New in Translation: Ahmed Abdul Hussein’s ‘Al-Andalus Square’

A poem, newly in translation, by Iraqi author Ahmed Abdul Hussein:

By Khalida H. Tisgam

Al-Andalus Square, 1950.

I chose this poem because it painfully reflects a dark period in the history of Iraq; the oppressive dictatorship of Saddam Hussein’s rule. The poem is penetrated by two routes: the first is temporal comparison, the poet makes between the present Iraq, with all its tragic burden, and the great history of Mesopotamia, wasted by political regimes. The second is spatial, and it employs the place, Al-Andalus Square, a famous square in Baghdad where you find the headquarters of Iraqi Writers Union as well as that of the dreadful General Security Directorate. In this poem, historical, mythological, and religious symbols all gather to form what might be deemed a brief history of Iraq.

Al-Andalus Square

By Ahmed Abdul Hussein

Translated by Khalida H. Tisgam

I’m contradicting myself;

my evidence leads me to ruin.



when I uncovered my brother’s coffin,

I saw eternity:


a sheaf of banknotes lay scattered on a burnt face.

Have you stared into the face of a similar eternity?


Have you seen eternity?

I saw a boat deceived in the storm.


I saw a forgotten fire blazing at the brink of dawn.

Have you seen the mother?


Have you seen the grieving mother?

Her black cloak lurches as she dances out her mourning,

shaking hysterically at blood shed on her doorstep.


A cloak lurching since dawn, for blonde blood shed on the doorstep.

Have you seen me guarding boxes of weapons without knowing why?

Have you seen Kawthar spill her beliefs over the sewing machine and hurry to tie her veil?


Have you seen Abdul Raheem?

A black fountain overflowing in a white Quran.


This is our evidence that led us to ruin.

This is our Grand Disappearance, on whose interpretation we disagreed.

This is eternity:

We cram into a zone of muteness and talk about resurrection,

about foggy gardens plowing ahead into the decoration of funerals,

about the mouth that twists to say:

I am.


I am the triangular arrow that missed us all and settled in your bowels.

I am the ring that slipped from your slim little finger.

I am a candlestick that argues about the power of darkness inside you,

in your many holes.

And no one under this quavering planet will name you.

Nude and veiled,

as if a chorus of the mad were weeping in your stolen clothes.

As if the flavor of dawn had stopped you,

and tossed in your hands the chewed-up dirhams 

minted from gasps and bitter cold.


Be silent, then.

Let your noisy trumpets set their alarm in shadow,

where the vain winds roll over vain faces as vain lamps light the passions of the blind.



like lust found in a torn book 

to be shivered over, forever and ever.


But you are the name and its opposite,

You herald the clean body of the oppressed.


You are the miracle and its measures:

A mouth stuffed with banknotes.


You are the lock in my father’s door, distorting my meaning.

When Shimr Bin Thil Jawshan stretched his hands out of the gap,

clapping to the repentant, 

my father busied himself with his hands alternately crying and laughing over Babel and the tribes degenerating in books,


And in my name;

In the name of difficult natures,

my wisdom retreated

and I ended up with diseased evidence and peeling eloquence.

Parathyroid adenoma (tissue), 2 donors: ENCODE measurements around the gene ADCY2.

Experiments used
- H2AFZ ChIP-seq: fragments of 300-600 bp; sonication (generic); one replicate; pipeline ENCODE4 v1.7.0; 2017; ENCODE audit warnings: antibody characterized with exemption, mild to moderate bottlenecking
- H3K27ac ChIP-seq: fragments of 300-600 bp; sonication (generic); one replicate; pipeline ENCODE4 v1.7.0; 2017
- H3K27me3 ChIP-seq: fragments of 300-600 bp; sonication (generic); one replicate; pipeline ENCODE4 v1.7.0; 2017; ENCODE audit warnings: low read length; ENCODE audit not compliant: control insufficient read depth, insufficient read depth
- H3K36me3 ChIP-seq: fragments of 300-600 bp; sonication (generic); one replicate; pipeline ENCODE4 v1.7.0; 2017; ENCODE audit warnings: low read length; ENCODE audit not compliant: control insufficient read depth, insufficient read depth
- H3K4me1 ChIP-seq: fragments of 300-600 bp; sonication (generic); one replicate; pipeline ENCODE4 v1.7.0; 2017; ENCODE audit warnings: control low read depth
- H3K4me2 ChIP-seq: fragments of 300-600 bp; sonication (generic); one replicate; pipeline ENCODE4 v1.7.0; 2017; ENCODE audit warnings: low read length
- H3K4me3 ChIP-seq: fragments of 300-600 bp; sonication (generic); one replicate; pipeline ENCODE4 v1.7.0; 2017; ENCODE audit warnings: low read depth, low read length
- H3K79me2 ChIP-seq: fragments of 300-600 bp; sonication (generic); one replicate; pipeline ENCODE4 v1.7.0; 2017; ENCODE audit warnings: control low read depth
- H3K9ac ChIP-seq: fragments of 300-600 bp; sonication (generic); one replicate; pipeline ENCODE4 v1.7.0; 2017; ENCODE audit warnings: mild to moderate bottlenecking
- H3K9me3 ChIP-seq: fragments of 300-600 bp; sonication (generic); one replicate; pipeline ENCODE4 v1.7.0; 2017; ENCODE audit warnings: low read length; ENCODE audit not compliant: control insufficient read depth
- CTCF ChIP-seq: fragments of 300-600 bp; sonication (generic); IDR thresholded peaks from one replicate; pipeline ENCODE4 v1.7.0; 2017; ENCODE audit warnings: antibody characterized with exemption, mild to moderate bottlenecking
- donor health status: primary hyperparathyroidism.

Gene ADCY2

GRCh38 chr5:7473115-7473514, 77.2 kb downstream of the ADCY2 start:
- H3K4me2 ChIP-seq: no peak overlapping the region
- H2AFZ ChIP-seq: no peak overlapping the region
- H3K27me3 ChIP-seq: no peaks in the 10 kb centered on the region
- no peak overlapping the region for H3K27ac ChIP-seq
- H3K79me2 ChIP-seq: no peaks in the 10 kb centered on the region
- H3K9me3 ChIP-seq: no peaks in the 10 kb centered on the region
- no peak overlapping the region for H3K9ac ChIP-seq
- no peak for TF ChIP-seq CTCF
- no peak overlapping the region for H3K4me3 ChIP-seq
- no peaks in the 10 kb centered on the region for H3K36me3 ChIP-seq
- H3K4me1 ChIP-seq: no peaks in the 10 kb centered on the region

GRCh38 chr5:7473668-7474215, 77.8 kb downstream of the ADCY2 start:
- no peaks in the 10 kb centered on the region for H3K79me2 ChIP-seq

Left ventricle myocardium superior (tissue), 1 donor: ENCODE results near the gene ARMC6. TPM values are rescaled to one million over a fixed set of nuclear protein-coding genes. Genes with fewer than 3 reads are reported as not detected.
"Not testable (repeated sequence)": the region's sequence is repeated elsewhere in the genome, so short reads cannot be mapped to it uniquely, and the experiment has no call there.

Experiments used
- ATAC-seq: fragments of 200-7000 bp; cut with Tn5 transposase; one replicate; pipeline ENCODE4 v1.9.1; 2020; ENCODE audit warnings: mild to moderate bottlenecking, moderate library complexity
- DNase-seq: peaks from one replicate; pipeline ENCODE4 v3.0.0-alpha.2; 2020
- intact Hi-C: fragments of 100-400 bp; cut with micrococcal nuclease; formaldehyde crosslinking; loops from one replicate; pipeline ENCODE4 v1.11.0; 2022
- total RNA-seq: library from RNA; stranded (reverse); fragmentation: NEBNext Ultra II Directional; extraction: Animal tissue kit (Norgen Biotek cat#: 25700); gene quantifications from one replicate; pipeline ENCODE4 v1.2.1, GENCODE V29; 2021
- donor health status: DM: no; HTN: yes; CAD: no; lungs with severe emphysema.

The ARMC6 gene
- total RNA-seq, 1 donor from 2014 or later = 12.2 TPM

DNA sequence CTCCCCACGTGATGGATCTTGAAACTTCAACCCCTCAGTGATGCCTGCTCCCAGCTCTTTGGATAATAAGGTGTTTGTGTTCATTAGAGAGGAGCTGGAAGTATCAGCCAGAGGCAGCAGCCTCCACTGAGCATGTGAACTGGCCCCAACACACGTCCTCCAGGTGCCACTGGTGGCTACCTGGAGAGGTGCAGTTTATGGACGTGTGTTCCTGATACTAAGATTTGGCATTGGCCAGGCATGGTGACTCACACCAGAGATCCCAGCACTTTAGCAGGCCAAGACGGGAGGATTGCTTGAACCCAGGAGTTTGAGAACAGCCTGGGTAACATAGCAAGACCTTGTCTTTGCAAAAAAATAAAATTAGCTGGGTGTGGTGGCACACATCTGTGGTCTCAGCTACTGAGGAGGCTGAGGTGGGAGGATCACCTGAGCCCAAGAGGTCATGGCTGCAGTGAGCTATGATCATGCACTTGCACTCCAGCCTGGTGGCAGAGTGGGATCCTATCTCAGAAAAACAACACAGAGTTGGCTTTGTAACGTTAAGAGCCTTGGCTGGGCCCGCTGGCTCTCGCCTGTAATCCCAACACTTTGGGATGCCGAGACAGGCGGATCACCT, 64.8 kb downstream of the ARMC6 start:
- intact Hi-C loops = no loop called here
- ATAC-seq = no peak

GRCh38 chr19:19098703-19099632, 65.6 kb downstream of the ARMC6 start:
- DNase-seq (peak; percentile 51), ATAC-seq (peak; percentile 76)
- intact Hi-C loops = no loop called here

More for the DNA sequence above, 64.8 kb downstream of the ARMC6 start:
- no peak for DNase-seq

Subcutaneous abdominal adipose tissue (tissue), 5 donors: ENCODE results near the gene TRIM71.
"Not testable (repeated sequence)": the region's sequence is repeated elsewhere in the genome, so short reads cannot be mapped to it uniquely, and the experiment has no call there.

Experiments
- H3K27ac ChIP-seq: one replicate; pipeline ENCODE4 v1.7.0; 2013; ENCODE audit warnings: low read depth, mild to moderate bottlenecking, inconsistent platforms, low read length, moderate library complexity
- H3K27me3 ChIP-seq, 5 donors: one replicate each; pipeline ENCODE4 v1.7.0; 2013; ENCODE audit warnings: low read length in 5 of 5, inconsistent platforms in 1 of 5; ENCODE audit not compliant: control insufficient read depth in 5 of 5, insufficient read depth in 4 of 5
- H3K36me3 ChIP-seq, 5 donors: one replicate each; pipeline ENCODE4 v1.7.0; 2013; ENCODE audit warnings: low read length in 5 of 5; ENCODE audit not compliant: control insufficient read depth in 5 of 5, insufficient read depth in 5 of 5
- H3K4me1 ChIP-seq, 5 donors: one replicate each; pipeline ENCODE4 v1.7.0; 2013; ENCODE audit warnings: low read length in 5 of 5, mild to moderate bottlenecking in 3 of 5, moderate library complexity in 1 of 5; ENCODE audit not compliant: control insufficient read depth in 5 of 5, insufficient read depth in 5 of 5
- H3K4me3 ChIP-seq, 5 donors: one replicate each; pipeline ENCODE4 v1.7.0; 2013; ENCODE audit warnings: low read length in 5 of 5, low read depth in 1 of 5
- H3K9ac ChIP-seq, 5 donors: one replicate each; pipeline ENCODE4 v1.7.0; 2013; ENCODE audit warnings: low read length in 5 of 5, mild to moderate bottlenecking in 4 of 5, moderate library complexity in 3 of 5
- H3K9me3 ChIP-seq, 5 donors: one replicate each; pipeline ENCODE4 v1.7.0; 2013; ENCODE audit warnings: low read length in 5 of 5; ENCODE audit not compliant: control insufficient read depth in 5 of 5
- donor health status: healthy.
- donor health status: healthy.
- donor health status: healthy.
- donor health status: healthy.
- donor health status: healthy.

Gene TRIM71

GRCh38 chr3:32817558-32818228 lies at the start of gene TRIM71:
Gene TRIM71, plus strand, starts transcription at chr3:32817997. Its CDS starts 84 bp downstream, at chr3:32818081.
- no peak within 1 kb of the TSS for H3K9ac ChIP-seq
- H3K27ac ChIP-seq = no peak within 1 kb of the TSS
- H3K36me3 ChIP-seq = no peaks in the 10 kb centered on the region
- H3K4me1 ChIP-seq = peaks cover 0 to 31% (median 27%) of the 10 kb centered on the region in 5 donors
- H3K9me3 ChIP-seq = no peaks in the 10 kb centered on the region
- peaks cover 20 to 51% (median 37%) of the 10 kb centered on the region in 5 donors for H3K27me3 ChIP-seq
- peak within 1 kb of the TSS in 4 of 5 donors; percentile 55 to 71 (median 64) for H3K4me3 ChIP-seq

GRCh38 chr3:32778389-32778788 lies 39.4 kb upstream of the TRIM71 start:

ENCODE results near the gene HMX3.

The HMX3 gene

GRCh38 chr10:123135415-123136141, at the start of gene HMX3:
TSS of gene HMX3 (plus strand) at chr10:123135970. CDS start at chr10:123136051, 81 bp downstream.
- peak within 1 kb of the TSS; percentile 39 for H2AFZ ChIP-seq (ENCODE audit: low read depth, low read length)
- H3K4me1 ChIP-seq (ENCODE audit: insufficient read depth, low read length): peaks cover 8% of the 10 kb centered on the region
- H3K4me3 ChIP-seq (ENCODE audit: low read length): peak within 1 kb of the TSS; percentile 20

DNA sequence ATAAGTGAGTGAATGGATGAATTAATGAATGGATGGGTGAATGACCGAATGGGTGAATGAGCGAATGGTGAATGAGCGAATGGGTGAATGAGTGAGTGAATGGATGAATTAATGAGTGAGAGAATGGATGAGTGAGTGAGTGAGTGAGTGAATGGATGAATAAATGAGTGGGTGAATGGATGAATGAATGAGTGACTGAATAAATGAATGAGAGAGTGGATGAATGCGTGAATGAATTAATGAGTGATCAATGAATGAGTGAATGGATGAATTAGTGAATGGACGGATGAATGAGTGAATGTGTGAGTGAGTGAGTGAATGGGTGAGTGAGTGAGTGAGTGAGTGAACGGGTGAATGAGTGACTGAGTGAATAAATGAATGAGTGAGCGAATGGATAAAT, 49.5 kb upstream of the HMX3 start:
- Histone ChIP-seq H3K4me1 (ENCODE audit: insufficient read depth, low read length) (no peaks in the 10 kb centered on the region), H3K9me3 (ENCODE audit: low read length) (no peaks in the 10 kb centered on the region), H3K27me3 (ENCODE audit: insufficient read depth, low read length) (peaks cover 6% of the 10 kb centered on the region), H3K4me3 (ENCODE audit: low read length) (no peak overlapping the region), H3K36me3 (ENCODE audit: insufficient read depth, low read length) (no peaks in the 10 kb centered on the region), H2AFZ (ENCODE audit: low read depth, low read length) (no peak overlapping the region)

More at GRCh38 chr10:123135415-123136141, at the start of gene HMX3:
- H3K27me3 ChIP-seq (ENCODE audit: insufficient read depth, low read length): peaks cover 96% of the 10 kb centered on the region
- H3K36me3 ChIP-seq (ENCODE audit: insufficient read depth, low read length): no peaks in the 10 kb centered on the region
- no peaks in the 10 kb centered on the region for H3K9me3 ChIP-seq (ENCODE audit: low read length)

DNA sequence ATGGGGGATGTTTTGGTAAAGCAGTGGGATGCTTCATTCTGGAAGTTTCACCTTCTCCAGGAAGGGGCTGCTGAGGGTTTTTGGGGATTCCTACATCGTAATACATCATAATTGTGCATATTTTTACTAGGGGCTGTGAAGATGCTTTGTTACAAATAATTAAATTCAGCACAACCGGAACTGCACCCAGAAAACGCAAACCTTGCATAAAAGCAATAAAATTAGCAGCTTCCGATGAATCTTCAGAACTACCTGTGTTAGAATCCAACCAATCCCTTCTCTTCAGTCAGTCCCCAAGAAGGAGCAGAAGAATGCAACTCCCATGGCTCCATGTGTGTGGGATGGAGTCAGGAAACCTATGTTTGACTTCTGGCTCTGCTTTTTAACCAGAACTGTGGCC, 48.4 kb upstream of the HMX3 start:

Here, I contradict myself!

Here, I come to you like a deceived boat in the storm.

Here is my tongue dragging along its obsessions:

The tribes, unkempt, struggling over a grain of barely, what’s their name?

The Grand Disappearance, and the interpretation over which we disagreed, what’s its name?

What’s the name of the gardens that are decorated for your salvation and my own, with horror?

What’s the name of the dove that preserves my eye until I’m a man?

Until I am overjoyed with vanities and buried beneath my names 

Such that none will look at me?


In my name,

In the name of another order of the universe

in the name of weak lightning that sheds its sermons on the sleepers,

I tried to find to a complete history that would summarize me,

to cram my whole life into one single scene.

I tried, but I could choose nothing but a familiar meaning:

A mysterious policeman yawning at Al-Andalus Square.

Shall I tell him “my proof leads me to you”?

Shall I ask him “Is this Uruk”?

Is this the cow that guards heaven’s main street?

Is this the drunken lantern that refreshed Socrates’ heart and on which Alexander’s bowels moaned?


Is this eternity:

A sheaf of banknotes in a burnt mouth?


Let us pray:

to lift the cover from our faces and run, breathlessly, each to his own desert,

each to his decayed fountain.


Let us pray.


let us salute this depression; our joy that prepared our bones to flee.

Let us remember.

Let us forget.

Let us remember and forget.

Let us bless this head raised up from the prison cell, demanding its freedom:


I’m a walking contradiction;

My evidence leads me to ruin.


This poem also carries contradiction in its guts,

Because it and nothingness are watered from the same spring.


See the poet recite:

Ahmed Abdul Hussein an Iraqi poet born in Baghdad in 1966. He joined the Academy of Fine Arts/ Plastic Arts Department. In 1990 he had to flee Saddam Hussein’s oppressive regime. He’s worked as a cultural editor for multiple newspapers. He wrote two collections; Painful Beliefs, Part 1, was published in Spain, and Baptize Me with Wine Waves. He lived for five years in Canada, then returned home after 16 year-exile. He published other collections; Paradise of Nothingness, Painful Beliefs, Part 2, Thirst Does Not End, Neither Does the Fountain, and A Proof Concerning the Falsehood of the World.